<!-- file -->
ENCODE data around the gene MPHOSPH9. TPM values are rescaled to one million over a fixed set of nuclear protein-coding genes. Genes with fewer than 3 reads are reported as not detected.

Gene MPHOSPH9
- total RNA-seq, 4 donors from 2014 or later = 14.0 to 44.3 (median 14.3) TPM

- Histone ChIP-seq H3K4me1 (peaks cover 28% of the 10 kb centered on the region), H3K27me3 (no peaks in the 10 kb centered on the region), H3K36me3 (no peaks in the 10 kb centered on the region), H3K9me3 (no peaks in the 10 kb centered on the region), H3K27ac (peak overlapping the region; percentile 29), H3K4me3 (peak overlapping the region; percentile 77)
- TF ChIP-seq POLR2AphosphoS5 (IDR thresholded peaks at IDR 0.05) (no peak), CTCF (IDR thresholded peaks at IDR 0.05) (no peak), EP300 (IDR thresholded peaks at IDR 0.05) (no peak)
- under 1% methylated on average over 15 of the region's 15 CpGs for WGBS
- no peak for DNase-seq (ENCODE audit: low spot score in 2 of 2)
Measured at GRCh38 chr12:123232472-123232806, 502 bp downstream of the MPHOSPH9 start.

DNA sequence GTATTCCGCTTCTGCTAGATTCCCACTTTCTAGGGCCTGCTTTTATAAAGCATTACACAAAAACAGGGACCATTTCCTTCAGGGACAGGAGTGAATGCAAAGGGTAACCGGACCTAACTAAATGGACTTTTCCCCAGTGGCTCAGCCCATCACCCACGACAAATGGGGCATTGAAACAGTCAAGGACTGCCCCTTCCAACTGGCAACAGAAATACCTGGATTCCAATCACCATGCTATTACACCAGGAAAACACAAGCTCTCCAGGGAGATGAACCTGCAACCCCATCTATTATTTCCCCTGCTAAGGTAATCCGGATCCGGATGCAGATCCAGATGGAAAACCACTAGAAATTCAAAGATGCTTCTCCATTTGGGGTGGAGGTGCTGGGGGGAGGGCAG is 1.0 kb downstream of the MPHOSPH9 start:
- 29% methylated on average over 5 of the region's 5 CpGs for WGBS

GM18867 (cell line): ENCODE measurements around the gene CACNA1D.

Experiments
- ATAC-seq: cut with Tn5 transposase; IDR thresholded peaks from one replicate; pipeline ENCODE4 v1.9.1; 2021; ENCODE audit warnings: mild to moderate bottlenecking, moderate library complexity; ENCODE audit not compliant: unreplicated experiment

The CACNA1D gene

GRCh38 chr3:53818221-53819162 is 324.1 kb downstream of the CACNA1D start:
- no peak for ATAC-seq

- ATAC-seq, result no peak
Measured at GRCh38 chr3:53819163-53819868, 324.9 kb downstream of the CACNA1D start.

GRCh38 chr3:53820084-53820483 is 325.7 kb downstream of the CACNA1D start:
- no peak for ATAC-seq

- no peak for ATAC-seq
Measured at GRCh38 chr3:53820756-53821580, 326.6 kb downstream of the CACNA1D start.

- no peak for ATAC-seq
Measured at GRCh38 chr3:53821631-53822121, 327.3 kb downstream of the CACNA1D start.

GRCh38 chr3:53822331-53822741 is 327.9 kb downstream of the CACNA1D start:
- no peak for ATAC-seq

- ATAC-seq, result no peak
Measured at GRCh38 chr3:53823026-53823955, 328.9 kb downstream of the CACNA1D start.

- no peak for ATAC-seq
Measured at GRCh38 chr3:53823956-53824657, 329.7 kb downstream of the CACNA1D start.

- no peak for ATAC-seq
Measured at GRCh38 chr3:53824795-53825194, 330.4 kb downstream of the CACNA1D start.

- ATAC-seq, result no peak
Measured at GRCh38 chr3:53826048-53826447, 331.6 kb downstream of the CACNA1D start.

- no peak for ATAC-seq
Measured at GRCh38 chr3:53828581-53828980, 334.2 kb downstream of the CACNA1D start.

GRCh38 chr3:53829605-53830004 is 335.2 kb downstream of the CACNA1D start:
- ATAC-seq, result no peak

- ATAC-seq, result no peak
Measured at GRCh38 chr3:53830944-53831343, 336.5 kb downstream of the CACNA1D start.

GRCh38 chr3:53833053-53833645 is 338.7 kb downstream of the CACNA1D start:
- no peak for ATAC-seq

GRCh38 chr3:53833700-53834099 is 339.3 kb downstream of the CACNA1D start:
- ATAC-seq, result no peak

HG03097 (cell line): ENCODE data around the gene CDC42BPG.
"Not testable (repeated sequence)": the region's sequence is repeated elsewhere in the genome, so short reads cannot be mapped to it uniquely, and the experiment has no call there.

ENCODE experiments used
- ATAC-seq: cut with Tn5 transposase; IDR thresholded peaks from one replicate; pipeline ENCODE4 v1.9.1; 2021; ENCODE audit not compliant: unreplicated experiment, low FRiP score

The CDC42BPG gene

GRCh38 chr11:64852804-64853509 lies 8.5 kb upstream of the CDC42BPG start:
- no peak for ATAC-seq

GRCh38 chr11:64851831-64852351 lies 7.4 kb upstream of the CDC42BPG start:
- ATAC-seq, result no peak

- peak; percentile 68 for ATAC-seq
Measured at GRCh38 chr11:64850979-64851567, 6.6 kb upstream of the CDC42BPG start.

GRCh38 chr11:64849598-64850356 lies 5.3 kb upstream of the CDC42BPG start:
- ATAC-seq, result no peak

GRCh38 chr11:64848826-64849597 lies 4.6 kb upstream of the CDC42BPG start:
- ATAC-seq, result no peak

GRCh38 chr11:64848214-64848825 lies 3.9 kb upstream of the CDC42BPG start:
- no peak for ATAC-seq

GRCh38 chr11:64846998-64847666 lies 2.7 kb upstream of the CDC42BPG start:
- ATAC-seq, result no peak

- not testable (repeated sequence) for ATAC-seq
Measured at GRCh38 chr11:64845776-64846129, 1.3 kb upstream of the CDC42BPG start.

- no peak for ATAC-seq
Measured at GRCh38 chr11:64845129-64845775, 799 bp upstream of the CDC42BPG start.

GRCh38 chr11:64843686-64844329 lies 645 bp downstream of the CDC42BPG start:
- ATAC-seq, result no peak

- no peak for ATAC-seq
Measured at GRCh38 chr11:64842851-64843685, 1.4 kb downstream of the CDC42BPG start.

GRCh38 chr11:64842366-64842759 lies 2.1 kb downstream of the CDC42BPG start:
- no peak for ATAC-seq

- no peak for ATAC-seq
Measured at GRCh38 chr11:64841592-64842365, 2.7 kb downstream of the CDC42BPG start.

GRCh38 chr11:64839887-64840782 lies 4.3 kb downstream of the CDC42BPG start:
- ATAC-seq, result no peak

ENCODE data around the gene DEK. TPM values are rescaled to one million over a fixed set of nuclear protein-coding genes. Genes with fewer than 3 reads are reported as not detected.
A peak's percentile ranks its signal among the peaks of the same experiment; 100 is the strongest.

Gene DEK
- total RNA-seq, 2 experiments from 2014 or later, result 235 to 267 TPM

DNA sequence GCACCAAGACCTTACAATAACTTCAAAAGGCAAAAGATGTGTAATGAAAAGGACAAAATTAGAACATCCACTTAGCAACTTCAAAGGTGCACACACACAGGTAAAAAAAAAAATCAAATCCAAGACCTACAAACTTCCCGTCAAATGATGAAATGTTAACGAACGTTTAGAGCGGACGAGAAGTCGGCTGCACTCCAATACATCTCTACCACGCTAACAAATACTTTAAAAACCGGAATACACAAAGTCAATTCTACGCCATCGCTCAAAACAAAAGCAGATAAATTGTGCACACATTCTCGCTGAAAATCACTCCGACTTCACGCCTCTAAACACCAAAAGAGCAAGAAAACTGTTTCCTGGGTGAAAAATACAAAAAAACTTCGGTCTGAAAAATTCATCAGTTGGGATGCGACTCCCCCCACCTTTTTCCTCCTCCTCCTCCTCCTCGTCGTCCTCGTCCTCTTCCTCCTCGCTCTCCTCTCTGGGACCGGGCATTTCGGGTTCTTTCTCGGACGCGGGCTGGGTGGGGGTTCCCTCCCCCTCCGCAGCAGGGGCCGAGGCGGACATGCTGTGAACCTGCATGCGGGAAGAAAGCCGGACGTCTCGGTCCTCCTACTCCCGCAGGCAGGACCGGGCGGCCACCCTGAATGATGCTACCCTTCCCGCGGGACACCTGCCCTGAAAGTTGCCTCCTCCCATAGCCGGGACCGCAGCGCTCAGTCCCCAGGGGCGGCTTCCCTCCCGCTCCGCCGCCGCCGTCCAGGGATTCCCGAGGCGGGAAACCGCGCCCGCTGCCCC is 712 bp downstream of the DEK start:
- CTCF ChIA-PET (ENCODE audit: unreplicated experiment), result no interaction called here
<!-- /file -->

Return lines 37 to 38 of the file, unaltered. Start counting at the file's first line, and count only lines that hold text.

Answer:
GRCh38 chr3:53829605-53830004 is 335.2 kb downstream of the CACNA1D start:
- ATAC-seq, result no peak